Thursday, January 27, 2011

Woodrow Wilson Birthplace


The nation’s 28th president comes to life in a tour of the 12-room Greek Revival Presbyterian manse furnished with items appropriate to the time of his birth here in 1856. As president elect in 1912, Wilson returned to Staunton on his 56th birthday and spent the night in the house in which he was born. The museum next door houses the only presidential library in Virginia, even though eight presidents were born in the state. The museum offers much to learn about the president’s life as a lawyer, college professor, president of Princeton University, U.S. president and peacemaker following World War I, for which he was awarded the Nobel Peace Prize as the Founder of the League of Nations (the predecessor of today’s United Nations). His controversial veto of prohibition legislation (congress overrode his veto) and enactment of a national income tax are also explored. On the plus side, his administration gave women the right to vote and established Mother's Day as a national holiday. The terraced boxwood gardens and Wilson’s restored Pierce-Arrow limousine are part of the tour. The automobile has been restored to full working order, and the car traveled to Washington DC for the dedication of the new Woodrow Wilson Bridge on May 15, 2008.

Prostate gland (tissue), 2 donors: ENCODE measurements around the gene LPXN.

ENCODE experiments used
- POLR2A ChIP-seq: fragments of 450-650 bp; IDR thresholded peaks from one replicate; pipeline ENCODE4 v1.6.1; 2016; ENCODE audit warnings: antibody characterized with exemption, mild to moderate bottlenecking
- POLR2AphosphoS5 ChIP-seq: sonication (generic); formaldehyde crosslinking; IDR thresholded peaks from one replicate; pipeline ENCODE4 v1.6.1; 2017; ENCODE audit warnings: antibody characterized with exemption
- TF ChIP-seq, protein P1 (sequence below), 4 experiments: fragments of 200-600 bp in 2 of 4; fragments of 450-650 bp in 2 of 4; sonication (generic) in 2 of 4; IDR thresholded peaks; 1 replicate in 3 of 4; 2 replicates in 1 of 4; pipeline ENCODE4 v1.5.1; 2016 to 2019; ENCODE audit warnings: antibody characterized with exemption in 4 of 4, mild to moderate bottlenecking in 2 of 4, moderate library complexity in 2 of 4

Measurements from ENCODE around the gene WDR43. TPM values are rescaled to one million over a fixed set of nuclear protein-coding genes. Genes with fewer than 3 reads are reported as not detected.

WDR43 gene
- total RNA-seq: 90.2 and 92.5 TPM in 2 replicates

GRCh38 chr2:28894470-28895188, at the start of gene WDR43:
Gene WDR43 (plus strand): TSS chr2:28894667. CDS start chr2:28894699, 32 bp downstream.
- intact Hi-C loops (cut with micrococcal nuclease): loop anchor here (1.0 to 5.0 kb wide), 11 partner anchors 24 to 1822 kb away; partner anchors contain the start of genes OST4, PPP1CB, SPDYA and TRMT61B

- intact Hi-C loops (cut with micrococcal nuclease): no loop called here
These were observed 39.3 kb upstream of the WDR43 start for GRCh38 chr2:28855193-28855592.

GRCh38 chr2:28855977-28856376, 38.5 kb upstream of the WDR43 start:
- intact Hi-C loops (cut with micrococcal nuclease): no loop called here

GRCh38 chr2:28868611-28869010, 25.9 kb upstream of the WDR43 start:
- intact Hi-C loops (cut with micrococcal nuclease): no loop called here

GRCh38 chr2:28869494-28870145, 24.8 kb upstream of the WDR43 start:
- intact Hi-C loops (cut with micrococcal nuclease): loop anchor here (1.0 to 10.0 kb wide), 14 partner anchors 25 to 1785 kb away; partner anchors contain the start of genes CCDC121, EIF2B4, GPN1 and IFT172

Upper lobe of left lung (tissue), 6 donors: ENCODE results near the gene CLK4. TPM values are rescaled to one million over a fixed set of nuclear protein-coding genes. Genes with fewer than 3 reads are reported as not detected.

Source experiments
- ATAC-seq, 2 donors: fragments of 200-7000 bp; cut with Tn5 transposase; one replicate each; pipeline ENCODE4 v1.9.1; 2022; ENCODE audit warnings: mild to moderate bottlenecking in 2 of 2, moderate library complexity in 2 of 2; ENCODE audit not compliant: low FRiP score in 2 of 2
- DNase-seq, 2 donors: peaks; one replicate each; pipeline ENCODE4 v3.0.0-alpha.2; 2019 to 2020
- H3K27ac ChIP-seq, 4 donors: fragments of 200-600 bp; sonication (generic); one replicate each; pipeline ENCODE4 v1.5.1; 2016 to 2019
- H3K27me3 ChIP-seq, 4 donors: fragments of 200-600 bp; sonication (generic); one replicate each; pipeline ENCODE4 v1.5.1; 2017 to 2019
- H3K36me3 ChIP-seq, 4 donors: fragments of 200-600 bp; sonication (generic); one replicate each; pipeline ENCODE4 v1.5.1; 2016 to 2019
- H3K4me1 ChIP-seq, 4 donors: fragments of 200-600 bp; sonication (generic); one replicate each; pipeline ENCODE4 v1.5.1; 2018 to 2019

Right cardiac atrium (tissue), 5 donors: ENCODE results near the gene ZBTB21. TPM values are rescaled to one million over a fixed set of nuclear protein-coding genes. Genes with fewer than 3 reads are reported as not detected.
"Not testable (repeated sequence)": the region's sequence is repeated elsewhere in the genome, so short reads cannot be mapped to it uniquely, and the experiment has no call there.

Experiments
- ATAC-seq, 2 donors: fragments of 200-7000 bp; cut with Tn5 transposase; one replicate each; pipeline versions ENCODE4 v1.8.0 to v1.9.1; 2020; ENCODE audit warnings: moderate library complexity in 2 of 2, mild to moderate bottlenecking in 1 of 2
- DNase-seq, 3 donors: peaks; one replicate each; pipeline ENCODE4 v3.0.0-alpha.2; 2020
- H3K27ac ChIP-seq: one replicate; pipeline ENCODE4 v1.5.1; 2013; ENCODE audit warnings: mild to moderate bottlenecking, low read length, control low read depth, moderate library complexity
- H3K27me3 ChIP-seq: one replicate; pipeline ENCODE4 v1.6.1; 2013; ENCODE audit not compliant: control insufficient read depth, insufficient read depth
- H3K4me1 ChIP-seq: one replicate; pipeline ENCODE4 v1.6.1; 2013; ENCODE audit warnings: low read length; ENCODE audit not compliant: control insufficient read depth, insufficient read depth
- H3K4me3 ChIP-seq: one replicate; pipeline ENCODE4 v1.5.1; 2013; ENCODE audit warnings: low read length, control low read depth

Hours: 9-5 Mon-Sat, noon-5 Sun Mar-Oct; 10-4 Mon-Sat, noon-4 Sun Nov-Feb. Adults $14, Senior/AAA/Active Military $12. 540-885-0897. 18 N. Coalter St.

Trivia:
Wilson was the first lay president of Princeton University.
He was the only president to retire to Washington, DC and is buried in Washington National Cathedral (Episcopal) alongside his second wife, an Episcopalian.
Himself the son of a Presbyterian minister, Wilson's mother and first wife were both daughters of Presbyterian ministers.


Below: Bow knot boxwood garden and gazebo at rear of house. The Wilson family never knew anything like it, because during the short time they were in residence, the rear yard was home to outbuildings, pigs and chickens. The local chapter of the Garden Club of Virginia installed these handsome boxwood gardens in the 1930s; they hired famed Richmond based landscape architect Charles Gillette to design them.



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